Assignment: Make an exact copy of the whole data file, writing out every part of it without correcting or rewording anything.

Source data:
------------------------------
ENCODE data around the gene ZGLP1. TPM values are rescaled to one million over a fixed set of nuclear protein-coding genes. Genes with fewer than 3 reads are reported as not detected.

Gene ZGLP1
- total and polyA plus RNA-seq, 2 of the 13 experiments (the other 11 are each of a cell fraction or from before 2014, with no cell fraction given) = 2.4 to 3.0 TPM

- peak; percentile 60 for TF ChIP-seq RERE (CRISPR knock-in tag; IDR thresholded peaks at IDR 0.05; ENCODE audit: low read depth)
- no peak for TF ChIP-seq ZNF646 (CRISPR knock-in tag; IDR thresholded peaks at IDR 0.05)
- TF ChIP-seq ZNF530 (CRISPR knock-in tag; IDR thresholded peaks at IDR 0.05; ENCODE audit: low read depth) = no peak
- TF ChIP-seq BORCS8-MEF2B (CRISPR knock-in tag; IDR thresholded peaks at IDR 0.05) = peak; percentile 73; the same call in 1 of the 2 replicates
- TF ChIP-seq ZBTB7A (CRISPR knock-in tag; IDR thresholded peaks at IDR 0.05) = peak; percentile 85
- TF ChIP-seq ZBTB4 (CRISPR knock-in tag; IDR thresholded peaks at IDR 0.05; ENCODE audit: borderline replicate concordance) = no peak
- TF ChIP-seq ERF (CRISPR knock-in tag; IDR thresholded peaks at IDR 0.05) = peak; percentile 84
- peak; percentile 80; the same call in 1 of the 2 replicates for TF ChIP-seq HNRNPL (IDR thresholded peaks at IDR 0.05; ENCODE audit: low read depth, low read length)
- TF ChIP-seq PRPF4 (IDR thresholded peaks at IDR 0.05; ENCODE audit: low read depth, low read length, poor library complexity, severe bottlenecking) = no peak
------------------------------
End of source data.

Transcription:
ENCODE data around the gene ZGLP1. TPM values are rescaled to one million over a fixed set of nuclear protein-coding genes. Genes with fewer than 3 reads are reported as not detected.

Gene ZGLP1
- total and polyA plus RNA-seq, 2 of the 13 experiments (the other 11 are each of a cell fraction or from before 2014, with no cell fraction given) = 2.4 to 3.0 TPM

- peak; percentile 60 for TF ChIP-seq RERE (CRISPR knock-in tag; IDR thresholded peaks at IDR 0.05; ENCODE audit: low read depth)
- no peak for TF ChIP-seq ZNF646 (CRISPR knock-in tag; IDR thresholded peaks at IDR 0.05)
- TF ChIP-seq ZNF530 (CRISPR knock-in tag; IDR thresholded peaks at IDR 0.05; ENCODE audit: low read depth) = no peak
- TF ChIP-seq BORCS8-MEF2B (CRISPR knock-in tag; IDR thresholded peaks at IDR 0.05) = peak; percentile 73; the same call in 1 of the 2 replicates
- TF ChIP-seq ZBTB7A (CRISPR knock-in tag; IDR thresholded peaks at IDR 0.05) = peak; percentile 85
- TF ChIP-seq ZBTB4 (CRISPR knock-in tag; IDR thresholded peaks at IDR 0.05; ENCODE audit: borderline replicate concordance) = no peak
- TF ChIP-seq ERF (CRISPR knock-in tag; IDR thresholded peaks at IDR 0.05) = peak; percentile 84
- peak; percentile 80; the same call in 1 of the 2 replicates for TF ChIP-seq HNRNPL (IDR thresholded peaks at IDR 0.05; ENCODE audit: low read depth, low read length)
- TF ChIP-seq PRPF4 (IDR thresholded peaks at IDR 0.05; ENCODE audit: low read depth, low read length, poor library complexity, severe bottlenecking) = no peak